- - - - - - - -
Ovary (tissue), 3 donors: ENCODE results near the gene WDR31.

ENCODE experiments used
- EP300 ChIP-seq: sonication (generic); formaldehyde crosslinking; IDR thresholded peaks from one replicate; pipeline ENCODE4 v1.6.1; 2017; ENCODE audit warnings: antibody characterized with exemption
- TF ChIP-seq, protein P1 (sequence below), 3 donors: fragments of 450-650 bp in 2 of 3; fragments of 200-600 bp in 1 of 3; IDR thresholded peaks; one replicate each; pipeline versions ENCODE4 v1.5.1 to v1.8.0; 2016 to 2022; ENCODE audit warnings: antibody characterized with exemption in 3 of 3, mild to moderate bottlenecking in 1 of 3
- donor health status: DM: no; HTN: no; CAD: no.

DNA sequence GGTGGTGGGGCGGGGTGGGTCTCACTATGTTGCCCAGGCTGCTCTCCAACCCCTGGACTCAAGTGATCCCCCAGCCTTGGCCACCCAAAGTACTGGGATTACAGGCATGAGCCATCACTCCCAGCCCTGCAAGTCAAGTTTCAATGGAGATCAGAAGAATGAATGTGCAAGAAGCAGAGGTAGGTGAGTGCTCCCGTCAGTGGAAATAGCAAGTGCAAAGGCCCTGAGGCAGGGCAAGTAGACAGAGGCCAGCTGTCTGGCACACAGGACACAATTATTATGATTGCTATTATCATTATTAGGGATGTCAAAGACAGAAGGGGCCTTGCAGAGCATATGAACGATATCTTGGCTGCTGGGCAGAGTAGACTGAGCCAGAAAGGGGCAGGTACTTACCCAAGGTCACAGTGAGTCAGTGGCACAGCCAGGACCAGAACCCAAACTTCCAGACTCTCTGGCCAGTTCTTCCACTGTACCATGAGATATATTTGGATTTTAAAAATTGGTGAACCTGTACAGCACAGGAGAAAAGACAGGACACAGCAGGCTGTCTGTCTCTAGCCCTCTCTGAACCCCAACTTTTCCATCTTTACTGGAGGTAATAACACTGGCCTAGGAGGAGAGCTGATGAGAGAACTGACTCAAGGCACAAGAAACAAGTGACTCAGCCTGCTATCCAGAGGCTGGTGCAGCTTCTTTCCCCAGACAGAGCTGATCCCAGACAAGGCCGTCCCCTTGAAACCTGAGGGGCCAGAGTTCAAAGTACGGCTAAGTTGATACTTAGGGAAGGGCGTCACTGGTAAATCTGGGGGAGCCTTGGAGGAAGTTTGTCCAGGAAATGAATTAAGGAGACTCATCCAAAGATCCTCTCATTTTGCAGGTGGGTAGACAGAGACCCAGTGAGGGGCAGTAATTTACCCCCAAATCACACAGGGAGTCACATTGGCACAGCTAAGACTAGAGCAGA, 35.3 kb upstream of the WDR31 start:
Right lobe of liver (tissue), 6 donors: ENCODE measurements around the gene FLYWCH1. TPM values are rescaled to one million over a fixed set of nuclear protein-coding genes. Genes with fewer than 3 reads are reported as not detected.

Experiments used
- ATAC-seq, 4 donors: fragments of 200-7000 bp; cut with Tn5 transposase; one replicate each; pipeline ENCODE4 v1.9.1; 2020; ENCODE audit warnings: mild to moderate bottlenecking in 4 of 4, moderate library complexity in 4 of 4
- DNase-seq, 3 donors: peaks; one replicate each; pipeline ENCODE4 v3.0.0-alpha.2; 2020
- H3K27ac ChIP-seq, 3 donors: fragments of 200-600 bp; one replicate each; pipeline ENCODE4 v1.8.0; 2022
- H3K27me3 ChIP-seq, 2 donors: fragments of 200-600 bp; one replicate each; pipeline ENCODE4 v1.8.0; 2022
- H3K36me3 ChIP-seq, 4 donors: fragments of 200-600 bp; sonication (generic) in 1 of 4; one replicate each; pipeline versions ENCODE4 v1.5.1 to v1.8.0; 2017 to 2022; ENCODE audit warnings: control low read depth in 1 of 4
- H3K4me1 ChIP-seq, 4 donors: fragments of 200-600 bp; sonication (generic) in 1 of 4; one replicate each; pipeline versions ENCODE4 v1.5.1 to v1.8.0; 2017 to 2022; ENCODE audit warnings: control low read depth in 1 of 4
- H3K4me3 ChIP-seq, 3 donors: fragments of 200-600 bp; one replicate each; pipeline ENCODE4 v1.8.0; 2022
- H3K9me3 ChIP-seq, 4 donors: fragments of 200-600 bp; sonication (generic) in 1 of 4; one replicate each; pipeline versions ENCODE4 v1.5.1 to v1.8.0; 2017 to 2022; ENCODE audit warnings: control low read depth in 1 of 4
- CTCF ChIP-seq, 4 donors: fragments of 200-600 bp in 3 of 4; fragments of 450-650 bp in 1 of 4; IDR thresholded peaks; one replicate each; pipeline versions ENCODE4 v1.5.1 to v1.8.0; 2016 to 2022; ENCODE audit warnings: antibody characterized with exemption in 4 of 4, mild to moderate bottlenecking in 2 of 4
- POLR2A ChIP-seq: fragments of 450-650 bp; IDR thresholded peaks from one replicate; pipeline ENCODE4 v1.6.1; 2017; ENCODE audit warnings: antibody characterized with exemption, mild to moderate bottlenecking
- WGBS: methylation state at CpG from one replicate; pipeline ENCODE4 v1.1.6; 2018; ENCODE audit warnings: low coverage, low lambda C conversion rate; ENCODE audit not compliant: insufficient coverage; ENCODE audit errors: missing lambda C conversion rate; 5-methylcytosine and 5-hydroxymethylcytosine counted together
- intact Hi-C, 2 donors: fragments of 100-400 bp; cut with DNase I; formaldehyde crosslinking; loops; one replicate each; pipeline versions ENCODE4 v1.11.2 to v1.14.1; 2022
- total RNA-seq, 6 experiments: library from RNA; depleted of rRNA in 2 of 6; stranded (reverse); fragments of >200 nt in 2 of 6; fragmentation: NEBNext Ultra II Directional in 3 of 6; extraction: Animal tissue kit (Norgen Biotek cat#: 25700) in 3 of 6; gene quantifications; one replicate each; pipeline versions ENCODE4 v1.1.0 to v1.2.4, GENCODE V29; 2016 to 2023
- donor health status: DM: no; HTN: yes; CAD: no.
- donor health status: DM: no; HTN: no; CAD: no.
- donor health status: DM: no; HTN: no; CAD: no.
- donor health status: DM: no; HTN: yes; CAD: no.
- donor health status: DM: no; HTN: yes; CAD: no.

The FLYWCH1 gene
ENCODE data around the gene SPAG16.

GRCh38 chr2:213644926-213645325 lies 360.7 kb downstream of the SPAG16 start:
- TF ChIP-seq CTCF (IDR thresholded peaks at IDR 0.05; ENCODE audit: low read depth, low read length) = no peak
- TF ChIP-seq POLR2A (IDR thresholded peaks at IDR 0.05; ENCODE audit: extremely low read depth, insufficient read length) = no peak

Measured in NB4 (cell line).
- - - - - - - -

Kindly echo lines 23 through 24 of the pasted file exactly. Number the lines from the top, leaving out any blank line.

- donor health status: DM: no; HTN: no; CAD: no.
- donor health status: DM: no; HTN: no; CAD: no.